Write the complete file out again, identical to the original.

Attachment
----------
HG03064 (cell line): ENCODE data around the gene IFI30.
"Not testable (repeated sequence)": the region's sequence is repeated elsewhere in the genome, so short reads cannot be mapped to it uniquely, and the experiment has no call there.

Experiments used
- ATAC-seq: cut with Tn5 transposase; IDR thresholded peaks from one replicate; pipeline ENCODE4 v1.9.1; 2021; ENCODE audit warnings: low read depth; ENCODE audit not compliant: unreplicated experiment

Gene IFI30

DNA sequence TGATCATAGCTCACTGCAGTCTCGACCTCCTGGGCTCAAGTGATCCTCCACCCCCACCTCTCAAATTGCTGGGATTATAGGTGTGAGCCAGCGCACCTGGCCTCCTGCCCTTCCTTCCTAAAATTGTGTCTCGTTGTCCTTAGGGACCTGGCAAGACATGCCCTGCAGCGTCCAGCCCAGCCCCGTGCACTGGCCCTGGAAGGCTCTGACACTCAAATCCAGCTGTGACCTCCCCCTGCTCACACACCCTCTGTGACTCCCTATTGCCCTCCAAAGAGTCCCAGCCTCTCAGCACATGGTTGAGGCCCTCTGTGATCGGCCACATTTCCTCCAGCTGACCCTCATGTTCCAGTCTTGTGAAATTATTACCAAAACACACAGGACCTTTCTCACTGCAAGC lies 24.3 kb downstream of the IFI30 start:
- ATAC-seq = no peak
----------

HG03064 (cell line): ENCODE data around the gene IFI30.
"Not testable (repeated sequence)": the region's sequence is repeated elsewhere in the genome, so short reads cannot be mapped to it uniquely, and the experiment has no call there.

Experiments used
- ATAC-seq: cut with Tn5 transposase; IDR thresholded peaks from one replicate; pipeline ENCODE4 v1.9.1; 2021; ENCODE audit warnings: low read depth; ENCODE audit not compliant: unreplicated experiment

Gene IFI30

DNA sequence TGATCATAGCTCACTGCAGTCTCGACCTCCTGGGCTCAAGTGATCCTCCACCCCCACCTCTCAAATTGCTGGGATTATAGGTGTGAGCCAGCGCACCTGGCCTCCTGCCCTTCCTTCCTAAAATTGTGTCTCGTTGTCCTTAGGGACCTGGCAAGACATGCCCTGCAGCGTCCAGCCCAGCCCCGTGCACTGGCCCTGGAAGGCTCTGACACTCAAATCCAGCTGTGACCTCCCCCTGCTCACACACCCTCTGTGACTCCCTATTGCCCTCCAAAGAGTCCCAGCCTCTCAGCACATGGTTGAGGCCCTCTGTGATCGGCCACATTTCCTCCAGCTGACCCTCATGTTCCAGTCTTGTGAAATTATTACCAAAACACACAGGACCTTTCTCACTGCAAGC lies 24.3 kb downstream of the IFI30 start:
- ATAC-seq = no peak